|Midsize SUV; Built in Mexico|
|Good condition price range: $3,300 – $11,300*|
2002 Buick Rendezvous
2003 Buick Rendezvous
2004 Buick Rendezvous
Buick Rendezvous interior
Though Rendezvous has been promoted as a lower-priced alternative to the Acura MDX and Lexus RX 330, it fails to match those luxury SUVs, or leading mainstream models. GM’s 3.6-liter engine is as refined as any competitor’s V6, but the Rendezvous falls well short of the polished moves and high-end ambience of premium SUVs. Although a Rendezvous might have cost more than top midsizes like the Pilot and Highlander when new, it sells for considerably less on the used-vehicle market.
Introduced for 2002, Buick’s new midsize crossover sport-utility vehicle was related to the Pontiac Aztek, but had a four-inch longer wheelbase and body, to allow third-row seating. Like Aztek, the Rendezvous was based on GM’s front-wheel-drive minivans and used a 3.4-liter V6 and automatic transmission.
Rendezvous came with front-wheel drive with optional traction control, or GM’s Versatrak all-wheel drive that lacked low-range gearing. Base CX and better-equipped CXL trim levels were offered. Both had antilock four-wheel disc brakes and front side airbags.
Second-row seating could be a three-person split bench or optional twin buckets. Both types had reclining backrests and moved fore/aft. The optional two-passenger third-row seat folded flush with the floor.
Options included GM’s OnStar assistance system, rear obstacle detection, a head-up instrument display, rear self-leveling suspension, and a 3500-pound trailering package. Buick expected to compete against such premium SUVs as the Acura MDX, Lexus RX 300/330, and Mercury Mountaineer, as well as the Toyota Highlander, Honda Pilot, and Ford Explorer.
A DVD rear-seat video system joined the 2003 options list, while front side airbags were no longer standard on the least-expensive Rendezvous model. ABS was optional on the two-wheel-drive CX and standard on other models. That switch also applied to front side airbags, which had been standard on all models. The 3500-pound trailering package included a rear self-leveling suspension. Also newly optional for 2003 were XM satellite radio and an electric liftgate release.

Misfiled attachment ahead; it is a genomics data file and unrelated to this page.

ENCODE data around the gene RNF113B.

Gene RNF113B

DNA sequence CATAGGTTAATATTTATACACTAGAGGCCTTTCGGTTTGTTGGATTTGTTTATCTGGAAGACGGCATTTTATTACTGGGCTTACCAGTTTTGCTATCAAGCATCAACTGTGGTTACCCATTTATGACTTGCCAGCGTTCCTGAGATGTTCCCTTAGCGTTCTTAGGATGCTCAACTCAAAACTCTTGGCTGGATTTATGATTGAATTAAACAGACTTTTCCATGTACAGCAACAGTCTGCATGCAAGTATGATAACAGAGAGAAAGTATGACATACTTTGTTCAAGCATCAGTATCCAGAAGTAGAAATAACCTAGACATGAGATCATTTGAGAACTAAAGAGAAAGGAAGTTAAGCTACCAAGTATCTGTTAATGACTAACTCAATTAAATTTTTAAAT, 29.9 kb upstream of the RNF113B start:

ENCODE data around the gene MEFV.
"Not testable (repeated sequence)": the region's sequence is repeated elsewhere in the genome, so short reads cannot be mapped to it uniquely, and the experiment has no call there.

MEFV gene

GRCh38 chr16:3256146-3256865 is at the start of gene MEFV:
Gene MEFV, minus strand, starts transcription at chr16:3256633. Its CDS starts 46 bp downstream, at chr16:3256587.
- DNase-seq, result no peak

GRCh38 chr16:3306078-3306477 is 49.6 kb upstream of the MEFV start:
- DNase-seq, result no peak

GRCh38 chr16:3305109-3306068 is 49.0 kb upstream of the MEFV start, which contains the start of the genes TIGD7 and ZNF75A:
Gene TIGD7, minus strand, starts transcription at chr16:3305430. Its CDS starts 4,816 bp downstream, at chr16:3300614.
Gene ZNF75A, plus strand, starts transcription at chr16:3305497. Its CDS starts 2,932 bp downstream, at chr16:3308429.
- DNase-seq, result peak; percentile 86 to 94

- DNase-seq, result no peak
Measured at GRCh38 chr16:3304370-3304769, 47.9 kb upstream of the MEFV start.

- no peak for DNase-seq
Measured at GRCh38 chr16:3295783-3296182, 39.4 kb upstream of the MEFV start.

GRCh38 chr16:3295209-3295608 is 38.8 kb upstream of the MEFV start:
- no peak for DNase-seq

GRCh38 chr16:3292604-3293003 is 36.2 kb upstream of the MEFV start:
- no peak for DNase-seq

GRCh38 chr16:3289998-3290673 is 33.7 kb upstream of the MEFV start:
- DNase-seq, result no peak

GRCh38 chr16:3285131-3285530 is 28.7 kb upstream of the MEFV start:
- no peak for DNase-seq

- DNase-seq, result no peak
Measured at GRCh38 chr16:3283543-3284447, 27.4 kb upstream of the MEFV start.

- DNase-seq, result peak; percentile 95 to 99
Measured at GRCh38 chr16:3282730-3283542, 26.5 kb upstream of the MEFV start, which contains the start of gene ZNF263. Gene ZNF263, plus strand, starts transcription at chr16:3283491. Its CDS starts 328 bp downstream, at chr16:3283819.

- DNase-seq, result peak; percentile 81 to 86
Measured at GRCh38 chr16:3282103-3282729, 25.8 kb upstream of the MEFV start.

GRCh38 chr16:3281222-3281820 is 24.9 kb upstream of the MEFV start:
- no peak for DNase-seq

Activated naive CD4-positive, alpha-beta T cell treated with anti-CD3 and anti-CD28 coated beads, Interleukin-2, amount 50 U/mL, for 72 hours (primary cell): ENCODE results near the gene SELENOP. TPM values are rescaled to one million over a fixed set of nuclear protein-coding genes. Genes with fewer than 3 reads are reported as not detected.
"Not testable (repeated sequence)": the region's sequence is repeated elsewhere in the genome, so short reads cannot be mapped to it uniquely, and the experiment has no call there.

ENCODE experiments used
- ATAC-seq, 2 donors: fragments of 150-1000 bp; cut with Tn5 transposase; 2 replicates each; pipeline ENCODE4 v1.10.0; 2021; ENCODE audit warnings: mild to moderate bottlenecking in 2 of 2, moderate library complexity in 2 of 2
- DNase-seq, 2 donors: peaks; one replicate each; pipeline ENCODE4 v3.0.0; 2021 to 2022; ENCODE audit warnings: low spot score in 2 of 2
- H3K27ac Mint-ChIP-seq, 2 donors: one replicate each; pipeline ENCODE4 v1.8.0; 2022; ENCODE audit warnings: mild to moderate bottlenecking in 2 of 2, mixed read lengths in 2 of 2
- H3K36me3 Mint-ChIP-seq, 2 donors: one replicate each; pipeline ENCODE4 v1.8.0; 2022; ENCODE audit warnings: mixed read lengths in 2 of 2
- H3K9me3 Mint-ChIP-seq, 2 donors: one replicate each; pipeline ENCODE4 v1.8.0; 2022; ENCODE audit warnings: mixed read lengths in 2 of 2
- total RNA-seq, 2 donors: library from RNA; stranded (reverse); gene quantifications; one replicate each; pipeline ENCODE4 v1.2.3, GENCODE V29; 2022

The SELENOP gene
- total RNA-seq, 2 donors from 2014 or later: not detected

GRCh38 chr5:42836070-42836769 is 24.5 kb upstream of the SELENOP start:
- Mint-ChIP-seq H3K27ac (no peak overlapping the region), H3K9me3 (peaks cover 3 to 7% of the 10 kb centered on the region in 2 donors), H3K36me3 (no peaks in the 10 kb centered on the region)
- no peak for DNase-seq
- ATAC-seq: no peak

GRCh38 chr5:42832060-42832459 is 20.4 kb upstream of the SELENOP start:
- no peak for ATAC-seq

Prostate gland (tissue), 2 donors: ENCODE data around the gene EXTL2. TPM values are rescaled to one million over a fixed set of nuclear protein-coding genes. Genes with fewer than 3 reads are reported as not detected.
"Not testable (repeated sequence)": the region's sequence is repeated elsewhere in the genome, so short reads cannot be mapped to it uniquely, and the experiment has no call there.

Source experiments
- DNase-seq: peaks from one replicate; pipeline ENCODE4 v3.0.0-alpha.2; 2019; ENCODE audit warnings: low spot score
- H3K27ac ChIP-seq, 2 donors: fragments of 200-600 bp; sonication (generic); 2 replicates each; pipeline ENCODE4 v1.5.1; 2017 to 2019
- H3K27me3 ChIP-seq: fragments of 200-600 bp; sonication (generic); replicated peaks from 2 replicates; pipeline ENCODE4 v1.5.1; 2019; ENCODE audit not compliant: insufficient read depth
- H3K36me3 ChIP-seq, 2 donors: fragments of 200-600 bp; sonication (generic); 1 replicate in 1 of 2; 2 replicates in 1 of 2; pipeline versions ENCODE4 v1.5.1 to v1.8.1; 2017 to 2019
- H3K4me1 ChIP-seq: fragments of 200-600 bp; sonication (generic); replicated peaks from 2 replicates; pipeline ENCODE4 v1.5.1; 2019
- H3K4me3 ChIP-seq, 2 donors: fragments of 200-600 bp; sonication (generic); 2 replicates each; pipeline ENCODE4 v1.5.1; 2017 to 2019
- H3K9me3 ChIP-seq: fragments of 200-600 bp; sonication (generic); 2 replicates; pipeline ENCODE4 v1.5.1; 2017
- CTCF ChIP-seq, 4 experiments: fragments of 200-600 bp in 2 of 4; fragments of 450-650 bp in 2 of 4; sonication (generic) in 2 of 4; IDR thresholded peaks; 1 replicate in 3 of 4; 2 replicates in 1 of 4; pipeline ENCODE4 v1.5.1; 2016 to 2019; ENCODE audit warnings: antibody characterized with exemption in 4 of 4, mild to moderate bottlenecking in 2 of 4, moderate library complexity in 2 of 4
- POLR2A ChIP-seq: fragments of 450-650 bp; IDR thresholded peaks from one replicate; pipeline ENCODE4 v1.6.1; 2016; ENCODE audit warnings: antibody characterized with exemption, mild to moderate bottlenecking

A new top-line Ultra model with a larger V6 highlighted 2004 for Buick’s crossover. CX and CXL models again came with a 185-horsepower, 3.4-liter V6 and a choice of front-wheel drive or all-wheel drive. The Ultra arrived with AWD and GM’s new 245-horsepower, 3.6-liter V6, which became optional for the CXL.
Second-row bucket seats were the only choice for the Ultra, which had a standard two-passenger third-row seat that was optional for other models. Additional Ultra features included rear obstacle detection, satellite radio, and a head-up instrument display. OnStar assistance was standard on all except the CX. A navigation system was available for the first time, as part of a combination radio/navigation unit that put the navigation screen in the audio faceplate.
Equipment revisions marked the 2005 model year. Standard 17-inch wheels replaced 16s on all but the base CX version. A CXL option group added a wood/leather steering wheel and woodgrain interior trim. A sunroof was newly available for the CX model. CXL and Ultra editions were actually trim packages for the base Rendezvous.
A more powerful base engine and added standard equipment mark 2006 for Buick’s crossover SUV. Newly standard is a 195-hp 3.5-liter V6, replacing a 185-hp 3.4. OnStar assistance is also newly standard for ’06.
Rendezvous loses its optional V6 engine and available all-wheel drive for 2007, which Buick says is this vehicle’s final model year.